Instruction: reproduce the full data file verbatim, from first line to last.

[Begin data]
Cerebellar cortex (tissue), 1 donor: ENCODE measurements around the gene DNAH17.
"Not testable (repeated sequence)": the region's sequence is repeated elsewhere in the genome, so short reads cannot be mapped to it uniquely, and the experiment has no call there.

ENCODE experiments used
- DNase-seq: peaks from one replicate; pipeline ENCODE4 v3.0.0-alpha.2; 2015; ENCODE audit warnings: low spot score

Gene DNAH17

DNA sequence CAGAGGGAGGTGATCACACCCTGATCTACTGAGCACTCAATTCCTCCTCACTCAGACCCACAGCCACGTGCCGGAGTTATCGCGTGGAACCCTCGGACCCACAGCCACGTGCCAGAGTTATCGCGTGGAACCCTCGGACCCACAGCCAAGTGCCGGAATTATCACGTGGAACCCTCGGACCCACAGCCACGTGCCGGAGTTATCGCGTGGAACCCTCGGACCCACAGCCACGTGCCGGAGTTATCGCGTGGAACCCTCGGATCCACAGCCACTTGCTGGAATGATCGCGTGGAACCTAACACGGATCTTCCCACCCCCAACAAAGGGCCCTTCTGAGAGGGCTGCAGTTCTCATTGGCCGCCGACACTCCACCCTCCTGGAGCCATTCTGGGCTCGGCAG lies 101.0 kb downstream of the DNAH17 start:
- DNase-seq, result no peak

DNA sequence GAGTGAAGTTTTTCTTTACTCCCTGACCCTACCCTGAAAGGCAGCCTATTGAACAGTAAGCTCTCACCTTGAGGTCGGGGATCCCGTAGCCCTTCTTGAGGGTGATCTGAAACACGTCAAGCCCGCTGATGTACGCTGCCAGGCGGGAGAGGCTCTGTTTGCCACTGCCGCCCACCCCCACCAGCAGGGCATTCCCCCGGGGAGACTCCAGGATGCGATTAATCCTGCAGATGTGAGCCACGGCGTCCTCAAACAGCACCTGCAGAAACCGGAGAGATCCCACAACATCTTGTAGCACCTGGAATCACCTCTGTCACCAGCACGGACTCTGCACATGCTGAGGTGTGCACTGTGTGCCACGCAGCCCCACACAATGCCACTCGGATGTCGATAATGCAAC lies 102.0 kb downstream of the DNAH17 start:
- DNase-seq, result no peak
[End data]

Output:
Cerebellar cortex (tissue), 1 donor: ENCODE measurements around the gene DNAH17.
"Not testable (repeated sequence)": the region's sequence is repeated elsewhere in the genome, so short reads cannot be mapped to it uniquely, and the experiment has no call there.

ENCODE experiments used
- DNase-seq: peaks from one replicate; pipeline ENCODE4 v3.0.0-alpha.2; 2015; ENCODE audit warnings: low spot score

Gene DNAH17

DNA sequence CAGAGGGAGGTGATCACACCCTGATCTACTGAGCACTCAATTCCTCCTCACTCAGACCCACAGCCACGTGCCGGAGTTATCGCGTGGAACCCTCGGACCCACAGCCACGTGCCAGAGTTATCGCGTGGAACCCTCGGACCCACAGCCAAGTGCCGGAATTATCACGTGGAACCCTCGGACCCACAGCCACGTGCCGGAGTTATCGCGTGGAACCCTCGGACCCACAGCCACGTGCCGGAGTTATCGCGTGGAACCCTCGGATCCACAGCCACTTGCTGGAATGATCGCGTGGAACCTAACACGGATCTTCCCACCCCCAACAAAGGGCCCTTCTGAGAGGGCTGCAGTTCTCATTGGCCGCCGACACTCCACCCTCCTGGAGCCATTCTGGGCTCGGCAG lies 101.0 kb downstream of the DNAH17 start:
- DNase-seq, result no peak

DNA sequence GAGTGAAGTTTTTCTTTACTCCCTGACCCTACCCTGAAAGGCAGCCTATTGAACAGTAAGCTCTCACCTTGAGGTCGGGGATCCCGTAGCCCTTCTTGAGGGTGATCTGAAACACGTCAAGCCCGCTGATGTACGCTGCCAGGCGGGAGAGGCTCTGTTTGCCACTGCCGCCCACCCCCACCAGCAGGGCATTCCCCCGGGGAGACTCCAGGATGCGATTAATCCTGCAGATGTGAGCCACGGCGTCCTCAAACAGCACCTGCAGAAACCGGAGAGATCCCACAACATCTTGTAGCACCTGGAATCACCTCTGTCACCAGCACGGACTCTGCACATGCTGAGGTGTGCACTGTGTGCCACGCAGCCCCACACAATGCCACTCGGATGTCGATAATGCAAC lies 102.0 kb downstream of the DNAH17 start:
- DNase-seq, result no peak